The Type 31 frigates will introduce two guns types new to Royal Navy service. In the first of two articles examining these weapons, we look at the Bofors 40mm Mk 4 gun.
The RN has not had a 40mm gun in service since the Bofors 40mm L/60 Mark IX was phased out in the 1980s. The Bofors 40mm can trace its design back to the Second World War and its decedents are in still in service with many navies. The RN has standardised on the 30mm as its main small calibre gun but 40-mm weapons offer significantly longer ranges, increased lethal effect in anti-aircraft/missile and anti-surface engagements.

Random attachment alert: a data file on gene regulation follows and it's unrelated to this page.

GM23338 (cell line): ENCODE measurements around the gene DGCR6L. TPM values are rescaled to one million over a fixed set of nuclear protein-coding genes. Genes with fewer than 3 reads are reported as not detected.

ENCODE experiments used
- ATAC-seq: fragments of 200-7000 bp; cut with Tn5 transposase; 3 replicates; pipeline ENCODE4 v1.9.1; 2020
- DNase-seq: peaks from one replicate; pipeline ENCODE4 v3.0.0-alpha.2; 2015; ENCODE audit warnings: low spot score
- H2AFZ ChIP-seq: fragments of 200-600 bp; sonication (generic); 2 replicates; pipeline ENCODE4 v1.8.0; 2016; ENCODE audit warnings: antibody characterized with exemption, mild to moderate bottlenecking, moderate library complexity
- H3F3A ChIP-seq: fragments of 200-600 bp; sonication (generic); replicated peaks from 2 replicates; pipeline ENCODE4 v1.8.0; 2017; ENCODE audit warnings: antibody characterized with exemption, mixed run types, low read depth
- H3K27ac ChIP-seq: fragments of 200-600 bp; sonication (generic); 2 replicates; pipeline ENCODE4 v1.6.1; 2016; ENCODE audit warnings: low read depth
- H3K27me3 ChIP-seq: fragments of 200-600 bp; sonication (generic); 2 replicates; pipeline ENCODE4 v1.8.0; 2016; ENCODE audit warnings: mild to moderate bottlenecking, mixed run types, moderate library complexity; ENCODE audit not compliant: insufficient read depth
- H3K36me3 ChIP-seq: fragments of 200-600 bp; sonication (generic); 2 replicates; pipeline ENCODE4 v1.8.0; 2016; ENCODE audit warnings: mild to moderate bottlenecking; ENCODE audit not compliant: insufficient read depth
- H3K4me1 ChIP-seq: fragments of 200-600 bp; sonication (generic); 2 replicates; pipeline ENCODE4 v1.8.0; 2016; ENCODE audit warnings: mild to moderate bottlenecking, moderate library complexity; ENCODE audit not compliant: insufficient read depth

Bofors began work on the Mk4 in 2009 with the main goal being to incorporate fully digital modularised controls and reduce the size and weight of the existing Mk3 mounting to allow installation on a wider range of small patrol craft. Any reduction in top weight is also beneficial when selected for larger combatants. Improvements in accuracy and weight reduction has seen the 35 and 40mm naval gun sector become more crowded with weapons derived from armoured fighting vehicle guns. Offerings from other European manufacturers include the Thales/Nexter Rapid Fire CTA 40 (France), Lenardo Marlin 40 (Italy), Rheinmetall Millenium GDM-008 (Germany) and the Aselsan Gökdeniz (Turkey). The CTA 40 has been ordered for the British Army’s Warrior/Boxer and Ajax AFVs and some would see a missed opportunity for commonality across UK defence. Others might argue the RN is best avoiding any involvement with the Army’s catastrophic vehicle procurement projects. The Bofors Mk4 mount is cheaper than the CTA 40 and its notoriously expensive ammunition, likely the decisive factor for the budget-conscious Type 31.